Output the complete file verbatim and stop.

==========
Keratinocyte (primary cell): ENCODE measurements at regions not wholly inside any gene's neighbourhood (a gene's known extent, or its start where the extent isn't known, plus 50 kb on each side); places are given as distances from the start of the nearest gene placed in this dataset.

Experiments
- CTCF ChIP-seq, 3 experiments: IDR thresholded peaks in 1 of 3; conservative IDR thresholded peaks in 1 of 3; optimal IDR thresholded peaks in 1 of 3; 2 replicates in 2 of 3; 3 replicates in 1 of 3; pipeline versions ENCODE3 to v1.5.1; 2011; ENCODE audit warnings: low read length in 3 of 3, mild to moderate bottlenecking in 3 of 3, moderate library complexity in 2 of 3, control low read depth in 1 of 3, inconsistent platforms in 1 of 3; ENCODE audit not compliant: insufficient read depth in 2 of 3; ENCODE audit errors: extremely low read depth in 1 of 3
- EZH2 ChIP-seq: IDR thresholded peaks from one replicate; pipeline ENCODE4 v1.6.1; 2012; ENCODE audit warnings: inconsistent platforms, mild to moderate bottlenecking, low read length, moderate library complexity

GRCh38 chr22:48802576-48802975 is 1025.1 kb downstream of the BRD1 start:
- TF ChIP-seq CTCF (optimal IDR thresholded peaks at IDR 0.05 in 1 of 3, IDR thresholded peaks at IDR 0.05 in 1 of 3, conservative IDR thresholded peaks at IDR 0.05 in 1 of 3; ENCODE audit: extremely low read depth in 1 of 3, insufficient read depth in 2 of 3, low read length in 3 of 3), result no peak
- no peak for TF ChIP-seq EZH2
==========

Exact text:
Keratinocyte (primary cell): ENCODE measurements at regions not wholly inside any gene's neighbourhood (a gene's known extent, or its start where the extent isn't known, plus 50 kb on each side); places are given as distances from the start of the nearest gene placed in this dataset.

Experiments
- CTCF ChIP-seq, 3 experiments: IDR thresholded peaks in 1 of 3; conservative IDR thresholded peaks in 1 of 3; optimal IDR thresholded peaks in 1 of 3; 2 replicates in 2 of 3; 3 replicates in 1 of 3; pipeline versions ENCODE3 to v1.5.1; 2011; ENCODE audit warnings: low read length in 3 of 3, mild to moderate bottlenecking in 3 of 3, moderate library complexity in 2 of 3, control low read depth in 1 of 3, inconsistent platforms in 1 of 3; ENCODE audit not compliant: insufficient read depth in 2 of 3; ENCODE audit errors: extremely low read depth in 1 of 3
- EZH2 ChIP-seq: IDR thresholded peaks from one replicate; pipeline ENCODE4 v1.6.1; 2012; ENCODE audit warnings: inconsistent platforms, mild to moderate bottlenecking, low read length, moderate library complexity

GRCh38 chr22:48802576-48802975 is 1025.1 kb downstream of the BRD1 start:
- TF ChIP-seq CTCF (optimal IDR thresholded peaks at IDR 0.05 in 1 of 3, IDR thresholded peaks at IDR 0.05 in 1 of 3, conservative IDR thresholded peaks at IDR 0.05 in 1 of 3; ENCODE audit: extremely low read depth in 1 of 3, insufficient read depth in 2 of 3, low read length in 3 of 3), result no peak
- no peak for TF ChIP-seq EZH2